The goal is learning from the comments and feedback so without being able to draw conclusions it’s a futile exercise. It’s also important to get back a good array of feedback from as many responders as possible – with a single rating you are unlikely to know how to improve your processes.
The real answer lies in combining metrics and qualitative data, so you can monitor over time if your response actions and the insights you learn are indeed resulting in better scores.
3. Be relevant
Put simply, if you ask stupid questions you’ll get stupid answers! Many organisations use surveys to capture huge amounts of data on all kinds of topics, but most site visitors do not have the time to fill in more than 20 questions. So it is wise to limit the number of questions and to ask the right thing at the right time. For example, a website visitor may be stuck in a self-service tool.
To check this it is wise to use an event driven survey technology to ask what’s going wrong. This could be visible if visitors are staying on a page for an unusually long amount of time or if click paths do not show a regular pattern. Experience shows that event driven feedback forms increase the amount of relevant customer feedback with more than 60%.
Crucially though, think about what you want to know and which important functions and processes on your website you need to monitor – so you can take away the most amount of relevant information.
4. Take action
Before you start collecting feedback ask yourself this question – is your organisation able to take appropriate action with the feedback from your customers? If the answer is no, then there is no point in starting an online customer experience programme as it will be a waste of resources.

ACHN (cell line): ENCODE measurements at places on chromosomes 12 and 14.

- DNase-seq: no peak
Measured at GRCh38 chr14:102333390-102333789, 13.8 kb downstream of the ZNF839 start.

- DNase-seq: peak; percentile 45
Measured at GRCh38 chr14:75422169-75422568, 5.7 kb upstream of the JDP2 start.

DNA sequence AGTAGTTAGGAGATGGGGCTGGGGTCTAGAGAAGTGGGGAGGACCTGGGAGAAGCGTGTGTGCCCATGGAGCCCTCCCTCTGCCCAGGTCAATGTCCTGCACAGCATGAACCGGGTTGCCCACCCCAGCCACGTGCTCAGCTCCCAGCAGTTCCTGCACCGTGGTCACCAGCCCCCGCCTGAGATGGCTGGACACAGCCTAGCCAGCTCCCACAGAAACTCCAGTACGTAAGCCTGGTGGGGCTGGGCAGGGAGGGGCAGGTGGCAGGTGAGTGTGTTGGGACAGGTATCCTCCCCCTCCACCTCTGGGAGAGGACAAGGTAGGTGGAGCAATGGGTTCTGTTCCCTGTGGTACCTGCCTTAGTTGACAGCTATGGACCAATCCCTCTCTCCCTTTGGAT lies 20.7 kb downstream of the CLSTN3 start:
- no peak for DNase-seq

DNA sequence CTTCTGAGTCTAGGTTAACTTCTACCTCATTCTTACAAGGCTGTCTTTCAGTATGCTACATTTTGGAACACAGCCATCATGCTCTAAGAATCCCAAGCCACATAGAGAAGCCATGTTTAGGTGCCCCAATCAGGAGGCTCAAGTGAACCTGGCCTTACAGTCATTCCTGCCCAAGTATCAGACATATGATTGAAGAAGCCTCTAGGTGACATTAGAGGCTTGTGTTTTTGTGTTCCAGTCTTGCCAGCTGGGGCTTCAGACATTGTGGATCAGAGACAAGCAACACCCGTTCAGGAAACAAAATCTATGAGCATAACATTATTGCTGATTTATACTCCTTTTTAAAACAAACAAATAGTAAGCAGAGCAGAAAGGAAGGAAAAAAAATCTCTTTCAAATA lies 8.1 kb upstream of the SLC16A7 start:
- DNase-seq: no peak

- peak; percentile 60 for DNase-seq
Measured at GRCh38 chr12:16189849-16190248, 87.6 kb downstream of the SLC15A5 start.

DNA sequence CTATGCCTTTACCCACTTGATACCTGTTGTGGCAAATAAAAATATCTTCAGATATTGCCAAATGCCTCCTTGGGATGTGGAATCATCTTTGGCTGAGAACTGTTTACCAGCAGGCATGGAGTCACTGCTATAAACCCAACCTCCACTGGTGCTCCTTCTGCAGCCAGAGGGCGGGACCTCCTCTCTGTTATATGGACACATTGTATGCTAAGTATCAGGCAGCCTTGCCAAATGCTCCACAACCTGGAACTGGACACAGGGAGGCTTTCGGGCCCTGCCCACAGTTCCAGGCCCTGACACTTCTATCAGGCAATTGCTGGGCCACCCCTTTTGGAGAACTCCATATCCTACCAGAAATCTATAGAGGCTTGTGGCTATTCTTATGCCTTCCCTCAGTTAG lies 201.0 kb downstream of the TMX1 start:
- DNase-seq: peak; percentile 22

Crucially, the value of feedback is not within the amount you get, but within the actions you take. Thankfully, the big advantage of modern feedback technology is that you can really zoom in on the things you want to improve on your website.
Think about what you want to achieve and what the consequences can be internally for your organisation. Engage with the teams within your organisation; discuss the potential outcomes and the benefits of learning these insights. Also, communicate your successes from this – both internally and to your customers.
5. Make it a team effort
Implementing a feedback or online survey tool is not just a gimmick for the smart e-marketer. There are a huge amount of exciting and fancy feedback tools out there on the market, but this can sometimes cloud the way to make serious improvements to your customer journeys.
The tools need to be relevant to the way your business works. The information you learn from customer feedback and suggested improvements, ideally, need to involve an entire organisation. But these process improvements can prove to be a heavy burden on internal processes such as logistics, administration, technical modifications on the website, product improvements, etc.
These improvements will bring both short and long term benefits to your business and it’s important to recognise the distinctions between the too. Short term improvements will bring quick rewards but more substantial, long-term improvements can really transform the success of the business.
Used properly, feedback tools are not just toys, they help you to make strategic choices where the customer is put first and encouraged to stay loyal to your business.